Moreover, the hiring policy at these institutes allowed for lateral entry, so Indian professors at international institutes could join. Ananth Krishnan, chairman, Board of Governors (IIT-Kanpur), however, doesn’t see the government order as “problematic".

“The government salaries can never match those in the corporate sector. Whatever can be done is, I believe, being worked out by the ministry already. So there is no need to panic," he said.

The IIMs say government control has come in the way of their growth. For instance, the government has dragged its feet over IIM-Bangalore’s plan to open a campus in Singapore, taken way back in 2006.

Sibal defends his ministry, saying the government is open to dialogue if these institutes agree to go beyond the debate on salaries.“If they get beyond pay scales and talk about vision for the excellence in education and research, I will give them autonomy incrementally. Instead of talking about Pay Band 4, let us talk about vision 2024," he said in an interview on Wednesday.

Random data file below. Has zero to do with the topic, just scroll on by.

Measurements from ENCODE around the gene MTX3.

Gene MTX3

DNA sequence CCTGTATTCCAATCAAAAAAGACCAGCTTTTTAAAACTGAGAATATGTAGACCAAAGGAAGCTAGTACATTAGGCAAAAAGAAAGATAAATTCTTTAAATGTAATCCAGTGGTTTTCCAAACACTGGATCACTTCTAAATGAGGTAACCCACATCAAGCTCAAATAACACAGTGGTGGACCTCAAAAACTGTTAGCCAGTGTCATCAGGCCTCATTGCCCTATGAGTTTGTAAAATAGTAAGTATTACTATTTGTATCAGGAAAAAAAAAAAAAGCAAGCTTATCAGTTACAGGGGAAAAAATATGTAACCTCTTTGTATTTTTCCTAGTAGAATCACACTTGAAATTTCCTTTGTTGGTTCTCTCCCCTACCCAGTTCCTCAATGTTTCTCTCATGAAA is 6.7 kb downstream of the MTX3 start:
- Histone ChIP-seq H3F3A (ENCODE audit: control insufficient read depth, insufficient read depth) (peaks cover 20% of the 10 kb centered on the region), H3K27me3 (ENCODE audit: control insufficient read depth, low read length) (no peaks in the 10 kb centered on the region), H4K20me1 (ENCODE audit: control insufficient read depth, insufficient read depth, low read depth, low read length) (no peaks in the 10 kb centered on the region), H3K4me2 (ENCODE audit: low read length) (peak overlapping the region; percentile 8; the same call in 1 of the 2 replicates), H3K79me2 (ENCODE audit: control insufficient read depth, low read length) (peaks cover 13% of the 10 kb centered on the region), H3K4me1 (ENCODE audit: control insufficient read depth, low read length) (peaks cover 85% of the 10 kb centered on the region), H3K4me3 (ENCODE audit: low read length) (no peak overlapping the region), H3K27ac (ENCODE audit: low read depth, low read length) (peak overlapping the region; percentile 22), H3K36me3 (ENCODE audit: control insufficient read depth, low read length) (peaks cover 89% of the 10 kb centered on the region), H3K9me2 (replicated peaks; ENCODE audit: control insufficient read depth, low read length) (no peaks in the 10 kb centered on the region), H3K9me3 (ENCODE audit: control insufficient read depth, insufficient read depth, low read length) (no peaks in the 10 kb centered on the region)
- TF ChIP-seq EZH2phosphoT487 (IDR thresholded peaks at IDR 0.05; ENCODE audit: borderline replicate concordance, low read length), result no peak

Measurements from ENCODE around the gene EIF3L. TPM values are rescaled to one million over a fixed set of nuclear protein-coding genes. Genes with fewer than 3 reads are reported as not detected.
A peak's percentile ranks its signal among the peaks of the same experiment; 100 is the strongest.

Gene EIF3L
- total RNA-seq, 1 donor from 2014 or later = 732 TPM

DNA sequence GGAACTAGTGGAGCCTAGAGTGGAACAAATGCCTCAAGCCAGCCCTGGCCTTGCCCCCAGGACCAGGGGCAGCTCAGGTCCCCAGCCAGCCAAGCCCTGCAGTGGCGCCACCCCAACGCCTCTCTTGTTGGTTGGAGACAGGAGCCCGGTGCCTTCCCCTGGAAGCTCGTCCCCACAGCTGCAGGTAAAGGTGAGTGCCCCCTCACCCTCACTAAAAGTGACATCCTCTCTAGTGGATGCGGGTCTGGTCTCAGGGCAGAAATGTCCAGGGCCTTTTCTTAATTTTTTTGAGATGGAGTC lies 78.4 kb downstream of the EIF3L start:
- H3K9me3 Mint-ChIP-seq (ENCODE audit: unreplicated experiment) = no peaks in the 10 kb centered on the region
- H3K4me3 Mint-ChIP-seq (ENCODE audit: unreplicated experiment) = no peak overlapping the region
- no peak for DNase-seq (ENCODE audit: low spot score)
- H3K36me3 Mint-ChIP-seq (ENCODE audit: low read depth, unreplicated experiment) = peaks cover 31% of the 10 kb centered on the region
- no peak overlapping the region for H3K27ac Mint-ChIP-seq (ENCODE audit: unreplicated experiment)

The minister, however, stressed that the institutes could not expect to be regulation-free since they were funded by the government. Sibal, who took over as the HRD minister in June, has so far followed his predecessors in not backing down from a skirmish with faculty. Sibal said his ministry is planning a meeting with the IIMs and the IITs to resolve the issue, but did not specify a date.

Experts from other countries who work in education agree with critics such as Chandra that the government might be exercising tighter controls than necessary.

Jason Howard, an Australian and chief executive of, which provides an online link between universities and students, said colleges will find it difficult to be globally recognized and attract international students if controls are tight. He said other countries are marketing their strengths as education destinations, such as Malaysia for Muslim students or Singapore as an Asia hub.

“They (IITs/IIMs) will have a difficult time doing that if they restrict the compensation and conditions in which people are working," he says.